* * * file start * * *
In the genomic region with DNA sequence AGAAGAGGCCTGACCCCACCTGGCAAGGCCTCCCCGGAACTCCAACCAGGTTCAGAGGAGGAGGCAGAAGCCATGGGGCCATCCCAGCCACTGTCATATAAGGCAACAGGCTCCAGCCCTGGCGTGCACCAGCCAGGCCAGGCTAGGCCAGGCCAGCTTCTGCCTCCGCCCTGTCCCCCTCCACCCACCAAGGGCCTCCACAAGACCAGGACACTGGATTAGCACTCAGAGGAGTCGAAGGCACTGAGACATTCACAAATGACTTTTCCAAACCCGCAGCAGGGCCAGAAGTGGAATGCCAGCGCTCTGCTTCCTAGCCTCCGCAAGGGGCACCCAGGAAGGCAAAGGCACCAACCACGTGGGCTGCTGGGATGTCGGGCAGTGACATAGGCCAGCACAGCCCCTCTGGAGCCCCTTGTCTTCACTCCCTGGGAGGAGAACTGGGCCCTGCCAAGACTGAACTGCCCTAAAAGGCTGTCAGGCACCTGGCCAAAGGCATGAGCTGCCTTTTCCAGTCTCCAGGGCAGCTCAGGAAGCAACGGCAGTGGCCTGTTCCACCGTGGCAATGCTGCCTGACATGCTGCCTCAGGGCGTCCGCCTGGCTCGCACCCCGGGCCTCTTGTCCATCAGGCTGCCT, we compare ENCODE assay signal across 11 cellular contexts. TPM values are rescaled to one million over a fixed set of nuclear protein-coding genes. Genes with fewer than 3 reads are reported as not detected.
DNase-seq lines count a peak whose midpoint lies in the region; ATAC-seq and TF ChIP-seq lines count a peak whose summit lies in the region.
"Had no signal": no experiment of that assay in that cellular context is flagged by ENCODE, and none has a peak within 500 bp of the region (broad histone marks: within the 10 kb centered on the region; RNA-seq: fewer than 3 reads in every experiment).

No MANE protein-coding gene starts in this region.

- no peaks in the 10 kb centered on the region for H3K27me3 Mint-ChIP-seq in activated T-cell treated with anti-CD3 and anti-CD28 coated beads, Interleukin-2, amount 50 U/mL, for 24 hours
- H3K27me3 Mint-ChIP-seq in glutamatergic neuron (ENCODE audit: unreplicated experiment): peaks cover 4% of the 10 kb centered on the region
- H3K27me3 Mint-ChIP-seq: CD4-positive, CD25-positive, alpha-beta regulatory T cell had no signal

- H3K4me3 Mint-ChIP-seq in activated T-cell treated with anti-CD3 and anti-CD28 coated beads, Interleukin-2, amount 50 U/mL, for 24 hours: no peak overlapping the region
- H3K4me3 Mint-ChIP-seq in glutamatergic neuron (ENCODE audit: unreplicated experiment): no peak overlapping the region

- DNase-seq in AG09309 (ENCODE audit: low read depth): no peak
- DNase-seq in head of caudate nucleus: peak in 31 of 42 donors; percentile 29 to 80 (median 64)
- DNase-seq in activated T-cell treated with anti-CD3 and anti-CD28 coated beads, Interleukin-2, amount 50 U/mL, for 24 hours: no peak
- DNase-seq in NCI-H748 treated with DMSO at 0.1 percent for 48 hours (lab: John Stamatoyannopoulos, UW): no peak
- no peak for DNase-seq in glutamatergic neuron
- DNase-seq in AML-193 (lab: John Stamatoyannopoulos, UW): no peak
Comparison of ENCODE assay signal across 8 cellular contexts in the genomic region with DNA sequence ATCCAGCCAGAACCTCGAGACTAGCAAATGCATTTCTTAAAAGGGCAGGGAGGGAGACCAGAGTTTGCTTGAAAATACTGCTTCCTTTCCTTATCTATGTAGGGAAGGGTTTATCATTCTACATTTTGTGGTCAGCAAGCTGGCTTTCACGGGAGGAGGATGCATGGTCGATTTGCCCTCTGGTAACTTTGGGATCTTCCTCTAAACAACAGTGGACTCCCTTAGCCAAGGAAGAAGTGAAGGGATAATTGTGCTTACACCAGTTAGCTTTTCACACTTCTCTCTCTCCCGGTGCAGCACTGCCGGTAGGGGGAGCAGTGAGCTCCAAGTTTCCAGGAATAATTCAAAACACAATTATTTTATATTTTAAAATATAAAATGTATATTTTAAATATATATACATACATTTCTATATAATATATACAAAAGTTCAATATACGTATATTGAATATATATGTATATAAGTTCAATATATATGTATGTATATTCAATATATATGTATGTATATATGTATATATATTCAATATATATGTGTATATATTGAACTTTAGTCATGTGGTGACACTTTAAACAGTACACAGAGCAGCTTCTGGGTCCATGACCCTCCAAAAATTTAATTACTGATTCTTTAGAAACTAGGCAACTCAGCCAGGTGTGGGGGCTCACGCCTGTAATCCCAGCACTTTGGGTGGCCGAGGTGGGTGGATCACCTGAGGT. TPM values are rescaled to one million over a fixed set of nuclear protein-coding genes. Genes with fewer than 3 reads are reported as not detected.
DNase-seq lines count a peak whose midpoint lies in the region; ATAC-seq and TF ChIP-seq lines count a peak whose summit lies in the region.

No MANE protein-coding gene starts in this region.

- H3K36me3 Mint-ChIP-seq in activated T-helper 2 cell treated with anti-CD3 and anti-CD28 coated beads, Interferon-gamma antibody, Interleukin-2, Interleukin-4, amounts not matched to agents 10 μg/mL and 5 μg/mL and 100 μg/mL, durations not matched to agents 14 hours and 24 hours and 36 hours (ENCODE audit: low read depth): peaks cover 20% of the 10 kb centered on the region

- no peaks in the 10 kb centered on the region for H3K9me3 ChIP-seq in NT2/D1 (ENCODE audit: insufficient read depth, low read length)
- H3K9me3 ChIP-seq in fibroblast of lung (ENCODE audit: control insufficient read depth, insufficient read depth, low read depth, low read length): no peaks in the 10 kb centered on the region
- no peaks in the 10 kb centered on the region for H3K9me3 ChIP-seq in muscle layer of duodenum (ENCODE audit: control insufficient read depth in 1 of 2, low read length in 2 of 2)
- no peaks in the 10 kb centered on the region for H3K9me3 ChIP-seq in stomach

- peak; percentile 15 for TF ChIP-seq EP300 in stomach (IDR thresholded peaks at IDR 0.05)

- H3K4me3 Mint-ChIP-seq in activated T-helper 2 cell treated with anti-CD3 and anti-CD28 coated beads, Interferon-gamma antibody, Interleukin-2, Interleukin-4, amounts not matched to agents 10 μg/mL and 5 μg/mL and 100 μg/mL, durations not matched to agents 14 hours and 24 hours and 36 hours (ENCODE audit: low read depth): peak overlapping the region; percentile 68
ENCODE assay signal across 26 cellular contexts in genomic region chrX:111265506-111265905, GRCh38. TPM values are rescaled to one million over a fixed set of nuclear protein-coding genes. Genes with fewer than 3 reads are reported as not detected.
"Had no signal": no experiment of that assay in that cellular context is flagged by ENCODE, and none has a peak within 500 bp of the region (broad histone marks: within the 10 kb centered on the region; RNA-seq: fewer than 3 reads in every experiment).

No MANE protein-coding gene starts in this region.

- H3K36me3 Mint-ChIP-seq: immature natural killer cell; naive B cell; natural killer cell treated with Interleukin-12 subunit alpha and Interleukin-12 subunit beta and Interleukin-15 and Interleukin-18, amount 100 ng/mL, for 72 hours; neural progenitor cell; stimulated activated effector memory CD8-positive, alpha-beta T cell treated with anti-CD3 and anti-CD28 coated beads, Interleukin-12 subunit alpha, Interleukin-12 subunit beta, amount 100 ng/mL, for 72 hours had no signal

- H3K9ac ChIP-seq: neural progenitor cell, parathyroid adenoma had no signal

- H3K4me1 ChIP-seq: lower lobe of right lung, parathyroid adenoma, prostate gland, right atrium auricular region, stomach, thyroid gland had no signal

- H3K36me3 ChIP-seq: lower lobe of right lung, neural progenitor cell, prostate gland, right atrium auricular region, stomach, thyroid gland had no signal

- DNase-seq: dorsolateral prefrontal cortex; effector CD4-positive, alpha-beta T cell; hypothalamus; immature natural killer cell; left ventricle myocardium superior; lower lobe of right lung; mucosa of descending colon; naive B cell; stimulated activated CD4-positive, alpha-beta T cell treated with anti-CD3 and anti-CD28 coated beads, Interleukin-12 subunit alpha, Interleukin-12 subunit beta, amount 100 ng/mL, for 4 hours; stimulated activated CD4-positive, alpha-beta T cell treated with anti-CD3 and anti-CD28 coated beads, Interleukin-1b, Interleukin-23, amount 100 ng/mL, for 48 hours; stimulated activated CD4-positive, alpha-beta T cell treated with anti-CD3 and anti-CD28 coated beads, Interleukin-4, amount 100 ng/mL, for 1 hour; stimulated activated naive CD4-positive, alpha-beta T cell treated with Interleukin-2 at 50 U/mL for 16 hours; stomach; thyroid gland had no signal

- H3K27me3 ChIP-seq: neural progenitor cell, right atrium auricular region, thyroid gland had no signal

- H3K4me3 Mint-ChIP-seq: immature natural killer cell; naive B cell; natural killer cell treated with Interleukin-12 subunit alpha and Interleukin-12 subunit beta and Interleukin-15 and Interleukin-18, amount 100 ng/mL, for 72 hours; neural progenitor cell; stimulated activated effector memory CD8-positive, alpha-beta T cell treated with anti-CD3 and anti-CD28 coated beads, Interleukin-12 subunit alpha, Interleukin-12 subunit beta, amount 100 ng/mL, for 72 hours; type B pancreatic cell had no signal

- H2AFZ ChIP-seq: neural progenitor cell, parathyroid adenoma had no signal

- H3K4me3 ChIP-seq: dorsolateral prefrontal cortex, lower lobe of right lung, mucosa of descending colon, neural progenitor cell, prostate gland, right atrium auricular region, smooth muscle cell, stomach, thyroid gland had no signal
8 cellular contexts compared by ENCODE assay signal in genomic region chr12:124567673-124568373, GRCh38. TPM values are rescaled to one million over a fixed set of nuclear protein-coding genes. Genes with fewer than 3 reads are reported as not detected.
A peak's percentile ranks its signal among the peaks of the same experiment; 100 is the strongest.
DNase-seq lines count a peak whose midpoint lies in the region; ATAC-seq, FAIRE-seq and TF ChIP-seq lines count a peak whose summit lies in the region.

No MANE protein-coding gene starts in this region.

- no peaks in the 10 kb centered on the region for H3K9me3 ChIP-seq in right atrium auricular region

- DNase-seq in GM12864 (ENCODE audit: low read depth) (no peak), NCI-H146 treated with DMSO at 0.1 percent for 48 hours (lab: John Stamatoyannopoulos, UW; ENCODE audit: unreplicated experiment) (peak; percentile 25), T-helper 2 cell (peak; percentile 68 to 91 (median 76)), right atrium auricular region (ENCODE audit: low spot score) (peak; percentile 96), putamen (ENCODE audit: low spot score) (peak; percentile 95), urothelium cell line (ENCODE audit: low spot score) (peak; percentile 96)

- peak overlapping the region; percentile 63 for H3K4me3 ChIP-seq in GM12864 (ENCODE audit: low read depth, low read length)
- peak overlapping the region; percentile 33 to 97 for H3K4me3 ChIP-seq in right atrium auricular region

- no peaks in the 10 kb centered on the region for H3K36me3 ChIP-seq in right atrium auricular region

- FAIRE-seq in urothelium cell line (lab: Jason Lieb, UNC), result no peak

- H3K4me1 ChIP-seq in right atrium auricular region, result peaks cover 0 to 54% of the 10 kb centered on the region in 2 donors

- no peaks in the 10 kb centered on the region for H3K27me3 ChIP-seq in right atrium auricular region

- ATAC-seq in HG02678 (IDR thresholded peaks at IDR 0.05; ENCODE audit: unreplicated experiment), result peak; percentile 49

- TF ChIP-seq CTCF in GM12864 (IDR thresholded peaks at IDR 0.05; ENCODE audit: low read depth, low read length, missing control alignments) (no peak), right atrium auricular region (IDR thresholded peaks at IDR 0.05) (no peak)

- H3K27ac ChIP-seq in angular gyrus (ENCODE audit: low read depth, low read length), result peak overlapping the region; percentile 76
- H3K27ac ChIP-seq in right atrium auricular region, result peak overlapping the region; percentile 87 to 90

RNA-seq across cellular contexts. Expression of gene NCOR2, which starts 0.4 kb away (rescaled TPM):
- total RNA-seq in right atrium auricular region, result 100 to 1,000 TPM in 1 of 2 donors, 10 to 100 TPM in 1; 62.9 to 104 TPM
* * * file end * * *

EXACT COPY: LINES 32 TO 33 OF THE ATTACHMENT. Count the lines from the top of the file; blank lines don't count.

- H3K36me3 ChIP-seq: lower lobe of right lung, neural progenitor cell, prostate gland, right atrium auricular region, stomach, thyroid gland had no signal

- DNase-seq: dorsolateral prefrontal cortex; effector CD4-positive, alpha-beta T cell; hypothalamus; immature natural killer cell; left ventricle myocardium superior; lower lobe of right lung; mucosa of descending colon; naive B cell; stimulated activated CD4-positive, alpha-beta T cell treated with anti-CD3 and anti-CD28 coated beads, Interleukin-12 subunit alpha, Interleukin-12 subunit beta, amount 100 ng/mL, for 4 hours; stimulated activated CD4-positive, alpha-beta T cell treated with anti-CD3 and anti-CD28 coated beads, Interleukin-1b, Interleukin-23, amount 100 ng/mL, for 48 hours; stimulated activated CD4-positive, alpha-beta T cell treated with anti-CD3 and anti-CD28 coated beads, Interleukin-4, amount 100 ng/mL, for 1 hour; stimulated activated naive CD4-positive, alpha-beta T cell treated with Interleukin-2 at 50 U/mL for 16 hours; stomach; thyroid gland had no signal